## 18. Let’s assume stock price = 100, option gamma = 0.2, option delta = 0.5, and that the stock price goes up + 5% very quickly. What is approximately the P&L of a long position on the option (quantity = 1). Tips: decompose the P&L with delta and gamma neglecting other Greeks.

The P&L of the long position on the option can be approximated as following, keeping the Delta and Gamma P&L and neglecting other Greeks:

Delta P&L = 0.5 x 5% x 100 = 2.5

Gamma P&L = 1/2 x 0.2 x (5% x 100) ^2 = 2.5

P&L ≈ Delta P&L + Gamma P&L

P&L ≈ 2.5 + 2.5 = 5

## 19. How does the gamma varies as a function of the stock price?

The gamma is maximum when the option is close to the money, when the stock price is close to the strike price, as the option is more convex around the strike price.

## 20. How does the gamma of an at-the-money (ATM) option varies when the option gets closer to expiry?

The gamma of an ATM option increases when the option gets closer to expiration. The gamma measures the instability of the delta, which is maximum when the option is at the money and approaches expiry.

## 21. How does the gamma of an out-of-the-money (OTM) option varies when the option gets closer to expiry?

It is the opposite when the option is OTM, the gamma decreases and tends to zero when the option gets closer to expiry.

## 22. Which instruments you need to hedge the gamma risk of an option portfolio?

Via a delta-hedging of the option portfolio, with the underlying asset directly or futures / forwards, we are able to cancel the directional risk, the delta of the portfolio but not the gamma risk. In order to offset the gamma exposure, we need to use another option on the same underlying asset.

## 23. Let’s consider an option portfolio on a certain asset, which has a delta equals to 0.5 while its gamma is close to 0.02. We consider another option on the same underlying asset, its delta is 0.2 while its gamma is 0.01. How can you hedge both the delta and the gamma of the option portfolio?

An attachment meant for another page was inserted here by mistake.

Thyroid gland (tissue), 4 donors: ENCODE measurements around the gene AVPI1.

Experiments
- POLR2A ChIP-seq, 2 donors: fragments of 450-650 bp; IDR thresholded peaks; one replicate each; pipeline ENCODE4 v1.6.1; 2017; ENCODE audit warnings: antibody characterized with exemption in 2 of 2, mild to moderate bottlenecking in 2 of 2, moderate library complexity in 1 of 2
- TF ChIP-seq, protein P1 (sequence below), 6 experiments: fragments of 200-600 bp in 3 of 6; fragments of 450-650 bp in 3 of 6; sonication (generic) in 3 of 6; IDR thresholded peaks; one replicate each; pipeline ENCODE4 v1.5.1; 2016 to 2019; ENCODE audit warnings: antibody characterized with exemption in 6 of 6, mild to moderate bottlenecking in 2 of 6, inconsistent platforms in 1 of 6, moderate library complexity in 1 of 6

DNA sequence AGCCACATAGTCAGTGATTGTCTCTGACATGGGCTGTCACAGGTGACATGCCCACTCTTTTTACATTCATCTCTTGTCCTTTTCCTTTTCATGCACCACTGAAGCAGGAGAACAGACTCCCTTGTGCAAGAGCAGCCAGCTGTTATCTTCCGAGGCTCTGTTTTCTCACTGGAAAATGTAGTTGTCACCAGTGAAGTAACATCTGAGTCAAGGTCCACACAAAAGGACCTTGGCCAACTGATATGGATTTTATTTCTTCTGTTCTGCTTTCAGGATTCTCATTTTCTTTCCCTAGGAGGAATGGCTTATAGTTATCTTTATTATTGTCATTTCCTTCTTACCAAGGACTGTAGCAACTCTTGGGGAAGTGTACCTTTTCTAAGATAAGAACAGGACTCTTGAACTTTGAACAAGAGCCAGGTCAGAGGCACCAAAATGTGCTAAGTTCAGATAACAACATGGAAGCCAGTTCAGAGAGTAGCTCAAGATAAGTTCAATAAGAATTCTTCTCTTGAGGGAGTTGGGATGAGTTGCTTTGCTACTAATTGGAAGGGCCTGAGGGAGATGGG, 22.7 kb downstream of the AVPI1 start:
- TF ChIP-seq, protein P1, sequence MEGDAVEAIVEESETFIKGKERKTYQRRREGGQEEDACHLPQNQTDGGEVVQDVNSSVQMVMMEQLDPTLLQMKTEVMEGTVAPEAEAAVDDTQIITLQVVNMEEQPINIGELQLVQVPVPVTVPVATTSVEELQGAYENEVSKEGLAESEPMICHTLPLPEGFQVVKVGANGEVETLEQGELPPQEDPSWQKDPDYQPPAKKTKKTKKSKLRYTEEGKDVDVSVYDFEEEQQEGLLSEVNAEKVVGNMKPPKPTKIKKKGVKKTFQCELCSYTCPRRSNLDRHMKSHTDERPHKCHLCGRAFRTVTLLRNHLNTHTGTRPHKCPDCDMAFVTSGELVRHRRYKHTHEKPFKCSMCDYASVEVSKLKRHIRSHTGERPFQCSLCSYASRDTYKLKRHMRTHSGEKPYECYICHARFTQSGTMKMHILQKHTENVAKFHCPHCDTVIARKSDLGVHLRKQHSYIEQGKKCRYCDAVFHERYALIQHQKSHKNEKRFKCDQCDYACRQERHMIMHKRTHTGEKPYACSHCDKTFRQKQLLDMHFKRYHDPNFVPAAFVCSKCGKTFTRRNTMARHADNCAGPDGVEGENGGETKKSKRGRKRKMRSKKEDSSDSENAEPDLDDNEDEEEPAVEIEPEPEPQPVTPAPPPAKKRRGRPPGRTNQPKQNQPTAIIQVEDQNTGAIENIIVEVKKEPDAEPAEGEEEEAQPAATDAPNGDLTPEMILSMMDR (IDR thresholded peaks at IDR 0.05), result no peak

First, we determine the quantity of option to offset the gamma. We need to sell 2 options to cancel the gamma (0.01 x 2 = 0.02). The delta of the new option portfolio is 0.5 – 2 x 0.2 = 0.1. So we need to sell this quantity of asset to offset the delta of the new option portfolio.

## Below is a series of questions related to a risk-reversal strategy:

## 24. What is a risk-reversal strategy?

A risk reversal strategy involves simultaneously buying a call option and selling a put option (long risk-reversal), or vice versa (short risk-reversal), typically with the same expiration date but different strike prices. This strategy is used to speculate on the direction of the underlying asset’s price movement or to hedge exposure to that asset.

## 25. Can you draw the payoff of such strategy?

## 26. In order to delta-hedge a long risk-reversal position, will you have to buy or to sell the underlying asset?

The delta of a long risk-reversal strategy is positive. It is the sum of the delta of a long call position, positive, and a short put position, positive as well.

So we will have to sell the underlying asset in order to offset the delta of the risk-reversal position.

## 27. What about the gamma of a long risk-reversal?

It depends. The gamma of the long call position is positive while the gamma of the short put is negative. So if we structure the strategy such that the two gamma balance each other, the overall gamma will be near zero.

## 28. Let’s assume that the gamma of a long risk-reversal strategy was initially close to zero, that both the long call and the short put are out-of-the-money, and that the underlying asset price increases and gets closer to the strike price of the call. How does the gamma of the position evolve?

The gamma of the long call will increase as the option will get closer to the money while the gamma of the short put will be less negative, the option being more out-of-the-money. So all-in-all the gamma of the risk-reversal strategy will increase.

## 29. Draw the Gamma of a long risk-reversal strategy as a function of the underlying asset price

The initial gamma of the strategy is close to zero.

When the asset price increases (resp. decreases) and gets closer to the strike of the long call (resp. the short put), the gamma increases (resp. decreases).

The value of the gamma is maximal (resp. minimal) when the asset price is close to the strike price of the call option (resp. the put option).